The Hampton Theatre Company’s latest production, Heroes, a comedy by Gerald Sibleyras translated by Tom Stoppard, is an important project for longtime member Andrew Botsford, as it is his first time directing one of the Quogue-based company’s full-length plays.
Dan’s Papers spoke with Botsford about the play, his history with Hampton Theatre Company and what’s next.
Is Heroes your directorial debut at Hampton Theatre Company?
We did an evening of one-acts by Tennessee Williams called The Long Goodbye. I directed [one of the one-acts]; it was a frustrating experience because I couldn’t cast it, so I had to take a part in it…. It was a good experience, though.
I studied directing through the MFA in Theater and Film at Stony Brook Southampton. I took some great master classes, with Kathleen Marshall and Austin Pendleton, Tony Walton—I was actually in Tony’s production at Guild Hall over the summer, Tonight at 8:30.
I’ve also directed for the Young Artists and Writers Program at the campus. The [teachers in the program] work with high schools and middle schools and teach them how to write plays from each class and put them on at the theater in Southampton. It’s been a great experience.
Tell us about Heroes.
It’s been great. Tom Stoppard won the Olivier Award when he brought it to London. He translated the play The Wind in the Poplars, which won a bunch of Molière nominations, so Stoppard brought his translation. It’s a nice little play; three actors, one set. It’s very, very funny, but it’s very touching. It’s about these guys facing their limitations. It’s got a really nice flow.
Some of it leans toward [playwright Samuel Beckett, who wrote the absurdist classic Waiting for Godot] but it also has a touch of One Flew Over the Cuckoo’s Nest. They complain about all the other loonies, and there’s an administrator we never see, a sort of Nurse Ratched figure. In Jaws, she’s the shark you never see [laughs].
Have you worked with the actors before?
It’s also been a joy for me—I’ve worked with them as an actor before. I was onstage with George Loizides, who plays Philippe, in Glengarry Glen Ross. I was also onstage with him in Cuckoo’s Nest. He was another inmate, and then he directed me in William Inge’s Bus Stop. Tom Gustin, who plays Gustave… I was onstage with him in Art. Cyrus Newitt, who plays Henri, was the ghost of my father in Black Tie, where I played a man whose son is about to get married and the ghost of my father appears. I know a lot about how they work, and they’re all very gifted, and I know what they respond to and what makes their thoughts tick. It’s great to have that familiarity together so we’re all on the same page.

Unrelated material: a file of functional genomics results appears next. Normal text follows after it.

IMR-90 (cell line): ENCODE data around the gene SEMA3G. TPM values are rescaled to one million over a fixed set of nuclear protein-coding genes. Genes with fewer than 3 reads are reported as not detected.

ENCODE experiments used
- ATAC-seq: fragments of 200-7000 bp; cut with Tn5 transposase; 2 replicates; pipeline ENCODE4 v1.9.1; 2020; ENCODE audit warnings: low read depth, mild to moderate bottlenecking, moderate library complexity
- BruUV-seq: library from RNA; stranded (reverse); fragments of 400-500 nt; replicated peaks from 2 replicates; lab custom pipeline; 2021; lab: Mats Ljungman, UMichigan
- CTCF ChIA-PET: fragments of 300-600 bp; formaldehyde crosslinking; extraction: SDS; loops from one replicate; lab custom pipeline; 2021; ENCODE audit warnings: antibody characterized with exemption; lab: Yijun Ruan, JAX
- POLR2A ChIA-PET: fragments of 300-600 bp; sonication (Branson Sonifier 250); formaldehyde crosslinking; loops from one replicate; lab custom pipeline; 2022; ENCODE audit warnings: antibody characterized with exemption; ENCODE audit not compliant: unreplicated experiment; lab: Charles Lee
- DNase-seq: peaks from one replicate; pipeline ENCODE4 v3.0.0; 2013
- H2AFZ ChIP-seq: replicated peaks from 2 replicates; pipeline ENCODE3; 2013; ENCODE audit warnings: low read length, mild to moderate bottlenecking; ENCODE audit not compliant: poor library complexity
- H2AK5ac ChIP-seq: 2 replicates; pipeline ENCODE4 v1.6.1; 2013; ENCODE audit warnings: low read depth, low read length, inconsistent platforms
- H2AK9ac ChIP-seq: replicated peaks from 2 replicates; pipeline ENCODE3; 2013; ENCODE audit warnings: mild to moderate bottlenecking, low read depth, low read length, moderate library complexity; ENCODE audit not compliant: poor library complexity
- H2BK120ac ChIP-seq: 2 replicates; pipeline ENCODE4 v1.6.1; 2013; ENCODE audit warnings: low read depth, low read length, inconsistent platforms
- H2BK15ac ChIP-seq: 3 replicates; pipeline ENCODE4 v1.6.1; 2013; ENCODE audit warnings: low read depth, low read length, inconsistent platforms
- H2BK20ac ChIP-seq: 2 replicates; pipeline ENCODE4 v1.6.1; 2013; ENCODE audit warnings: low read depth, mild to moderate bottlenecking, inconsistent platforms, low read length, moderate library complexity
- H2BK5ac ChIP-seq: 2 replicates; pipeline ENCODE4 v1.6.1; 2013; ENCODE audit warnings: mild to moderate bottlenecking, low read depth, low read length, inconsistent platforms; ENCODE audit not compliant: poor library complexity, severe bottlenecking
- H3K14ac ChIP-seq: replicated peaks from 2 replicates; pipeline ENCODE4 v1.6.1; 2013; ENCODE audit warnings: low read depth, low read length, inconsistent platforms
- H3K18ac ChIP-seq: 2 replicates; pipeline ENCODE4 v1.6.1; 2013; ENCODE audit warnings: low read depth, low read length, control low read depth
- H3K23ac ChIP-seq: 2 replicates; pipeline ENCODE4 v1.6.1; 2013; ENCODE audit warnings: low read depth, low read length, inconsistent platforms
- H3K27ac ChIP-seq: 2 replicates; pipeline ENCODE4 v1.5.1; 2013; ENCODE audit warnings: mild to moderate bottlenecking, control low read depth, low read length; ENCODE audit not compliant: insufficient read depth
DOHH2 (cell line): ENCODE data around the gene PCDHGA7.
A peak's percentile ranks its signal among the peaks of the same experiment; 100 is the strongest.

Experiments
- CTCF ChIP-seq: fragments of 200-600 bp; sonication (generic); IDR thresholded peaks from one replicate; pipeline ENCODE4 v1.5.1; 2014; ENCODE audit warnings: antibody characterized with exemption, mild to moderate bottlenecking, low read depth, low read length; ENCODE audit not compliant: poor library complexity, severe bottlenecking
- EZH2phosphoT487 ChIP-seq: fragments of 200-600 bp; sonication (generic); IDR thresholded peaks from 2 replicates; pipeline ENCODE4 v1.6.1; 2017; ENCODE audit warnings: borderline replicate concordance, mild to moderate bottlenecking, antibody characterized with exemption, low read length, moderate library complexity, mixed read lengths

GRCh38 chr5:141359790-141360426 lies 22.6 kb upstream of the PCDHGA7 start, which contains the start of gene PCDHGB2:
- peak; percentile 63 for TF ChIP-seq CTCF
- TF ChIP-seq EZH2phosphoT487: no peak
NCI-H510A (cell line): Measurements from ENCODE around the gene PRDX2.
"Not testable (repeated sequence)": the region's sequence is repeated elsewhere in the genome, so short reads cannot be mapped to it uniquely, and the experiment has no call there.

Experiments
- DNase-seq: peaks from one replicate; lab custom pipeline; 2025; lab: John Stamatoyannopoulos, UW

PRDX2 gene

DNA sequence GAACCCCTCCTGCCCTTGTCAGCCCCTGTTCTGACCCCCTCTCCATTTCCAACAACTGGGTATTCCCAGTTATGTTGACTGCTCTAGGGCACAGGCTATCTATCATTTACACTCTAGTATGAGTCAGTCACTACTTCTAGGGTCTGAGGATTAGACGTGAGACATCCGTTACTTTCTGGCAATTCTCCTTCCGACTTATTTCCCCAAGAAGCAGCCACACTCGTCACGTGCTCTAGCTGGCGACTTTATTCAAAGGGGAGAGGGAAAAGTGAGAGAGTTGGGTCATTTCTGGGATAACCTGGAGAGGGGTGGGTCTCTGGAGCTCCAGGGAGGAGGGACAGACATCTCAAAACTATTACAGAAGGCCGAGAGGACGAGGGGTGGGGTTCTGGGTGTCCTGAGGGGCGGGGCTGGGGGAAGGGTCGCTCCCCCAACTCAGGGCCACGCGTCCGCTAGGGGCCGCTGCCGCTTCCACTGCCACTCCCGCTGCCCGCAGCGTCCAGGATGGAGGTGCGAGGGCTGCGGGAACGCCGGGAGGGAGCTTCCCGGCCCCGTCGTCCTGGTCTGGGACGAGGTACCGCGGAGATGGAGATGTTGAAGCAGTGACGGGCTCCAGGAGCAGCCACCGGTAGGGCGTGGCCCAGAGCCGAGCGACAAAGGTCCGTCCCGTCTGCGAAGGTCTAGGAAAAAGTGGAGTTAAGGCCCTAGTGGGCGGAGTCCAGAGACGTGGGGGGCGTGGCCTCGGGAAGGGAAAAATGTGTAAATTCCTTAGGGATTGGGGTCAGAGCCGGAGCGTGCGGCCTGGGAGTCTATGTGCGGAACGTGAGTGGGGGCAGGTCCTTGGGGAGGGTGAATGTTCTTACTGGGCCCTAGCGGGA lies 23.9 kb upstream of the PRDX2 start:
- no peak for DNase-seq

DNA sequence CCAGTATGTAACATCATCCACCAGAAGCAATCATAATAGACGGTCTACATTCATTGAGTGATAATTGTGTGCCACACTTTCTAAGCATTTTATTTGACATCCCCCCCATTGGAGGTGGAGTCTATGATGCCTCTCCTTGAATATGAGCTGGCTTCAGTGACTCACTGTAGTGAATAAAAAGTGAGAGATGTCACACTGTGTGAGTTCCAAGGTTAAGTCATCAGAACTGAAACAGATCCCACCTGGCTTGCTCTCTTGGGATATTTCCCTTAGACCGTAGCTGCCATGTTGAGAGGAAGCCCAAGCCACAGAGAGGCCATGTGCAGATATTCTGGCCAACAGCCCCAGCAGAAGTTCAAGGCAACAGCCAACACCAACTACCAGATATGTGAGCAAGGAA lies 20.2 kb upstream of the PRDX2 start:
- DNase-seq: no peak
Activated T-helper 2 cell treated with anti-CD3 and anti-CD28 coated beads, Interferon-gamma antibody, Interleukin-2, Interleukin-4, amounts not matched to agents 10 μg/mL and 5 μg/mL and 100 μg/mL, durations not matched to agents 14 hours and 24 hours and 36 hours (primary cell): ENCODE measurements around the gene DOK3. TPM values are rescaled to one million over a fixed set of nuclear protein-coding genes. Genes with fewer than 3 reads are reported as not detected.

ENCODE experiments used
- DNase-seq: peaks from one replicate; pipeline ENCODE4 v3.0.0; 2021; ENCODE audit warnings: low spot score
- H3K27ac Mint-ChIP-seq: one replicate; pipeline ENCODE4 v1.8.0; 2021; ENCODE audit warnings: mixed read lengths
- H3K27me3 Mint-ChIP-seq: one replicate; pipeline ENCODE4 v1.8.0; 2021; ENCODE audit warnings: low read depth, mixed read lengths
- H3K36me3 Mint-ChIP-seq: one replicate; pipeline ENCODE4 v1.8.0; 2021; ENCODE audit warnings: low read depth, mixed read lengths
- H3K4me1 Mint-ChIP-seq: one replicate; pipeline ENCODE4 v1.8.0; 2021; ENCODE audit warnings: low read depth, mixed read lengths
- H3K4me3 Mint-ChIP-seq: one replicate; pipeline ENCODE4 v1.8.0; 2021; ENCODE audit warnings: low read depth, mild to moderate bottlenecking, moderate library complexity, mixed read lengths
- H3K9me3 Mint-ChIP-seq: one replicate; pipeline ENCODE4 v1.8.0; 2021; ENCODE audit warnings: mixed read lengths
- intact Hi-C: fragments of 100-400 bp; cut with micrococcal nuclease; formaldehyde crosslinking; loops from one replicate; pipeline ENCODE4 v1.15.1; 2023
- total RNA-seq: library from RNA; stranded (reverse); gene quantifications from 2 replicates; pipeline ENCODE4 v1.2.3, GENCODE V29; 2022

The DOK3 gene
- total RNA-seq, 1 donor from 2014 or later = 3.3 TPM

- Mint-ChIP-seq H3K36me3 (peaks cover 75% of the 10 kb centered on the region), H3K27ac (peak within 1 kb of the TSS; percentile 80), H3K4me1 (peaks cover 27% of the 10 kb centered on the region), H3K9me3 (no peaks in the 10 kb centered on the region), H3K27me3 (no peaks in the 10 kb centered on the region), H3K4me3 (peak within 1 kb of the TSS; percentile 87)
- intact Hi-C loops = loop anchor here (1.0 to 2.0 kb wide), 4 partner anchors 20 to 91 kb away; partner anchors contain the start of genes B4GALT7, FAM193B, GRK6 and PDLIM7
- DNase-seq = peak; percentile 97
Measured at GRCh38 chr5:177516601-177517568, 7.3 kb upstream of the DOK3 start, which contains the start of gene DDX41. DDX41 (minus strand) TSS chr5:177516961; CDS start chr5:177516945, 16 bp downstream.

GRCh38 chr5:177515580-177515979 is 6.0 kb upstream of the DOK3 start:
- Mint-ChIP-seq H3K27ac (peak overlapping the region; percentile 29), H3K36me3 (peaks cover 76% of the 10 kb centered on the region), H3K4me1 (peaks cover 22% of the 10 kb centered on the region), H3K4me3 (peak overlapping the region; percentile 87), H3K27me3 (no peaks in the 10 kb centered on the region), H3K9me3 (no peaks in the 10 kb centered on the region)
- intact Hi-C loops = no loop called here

It sounds like the Hampton Theatre Company is a tight-knit group.
I’m a person who likes to work with the same actors. As much as we can, we draw from our local talent pool, but we don’t always have ready casts available to us. We do sort of open calls for most productions. Some roles are precast, sometimes none; Sarah Hunnewell, our executive director, prefers not to precast anything. My ideal way of working would be to identify people I want and set it up in advance as much as I can, which is why it’s a huge advantage to have this cast. Maybe I’ll have a better chance of them listening to me [laughs]!
The company is a hybrid. It’s a professional company, but it’s not-for-profit, and we don’t have a stock pool of performers.
What is it about Hampton Theatre Company that you love?
It’s my homebase company. I had acted a lot when I was in school, all the way up through 12th grade, and then I went to college and worked for newspapers and did charter fishing and other things. I studied at HB Studios in New York, and Hampton Theatre Company got started around that same time. In 1985 I was in one of their first productions, The Long Christmas Dinner and A Christmas Carol. We did those two together, and I was in those productions. And I’ve been acting with them ever since.
While working and living in the Hamptons, it gave me the opportunity to do my theater in my “off hours.” I’ve done work with other companies, but for a long time I was very loyal to them because they’ve been very loyal to me. There was a time on the East End when there were a few community theater companies. People would be amazed by HTC’s professionalism; it was sort of a cut above. That was the efforts of everyone who’s been involved over the years. We draw people from all over to Quogue because of the reputation is so good.
What’s next for you?
For directing, it would have to be another piece that spoke to me like this one did, but I think it’s going to be a great show. I’m primarily an actor. I enjoy this particular process, but in my bones I like to act, the process has been a lifelong thing.
In the spring we’re doing God of Carnage; I’m bound to be in that if all goes well. And for next season is our 30th anniversary season, and we’re trying to pick the season, trying to make it special, as a gift to the audience for everything they’ve given us for the past 30 years.
Heroes runs from January 9 to 26 at Quogue Community Hall, 125 Jessup Avenue, Quogue. For tickets and more information on Heroes and the Hampton Theatre Company, go to hamptontheatre.org.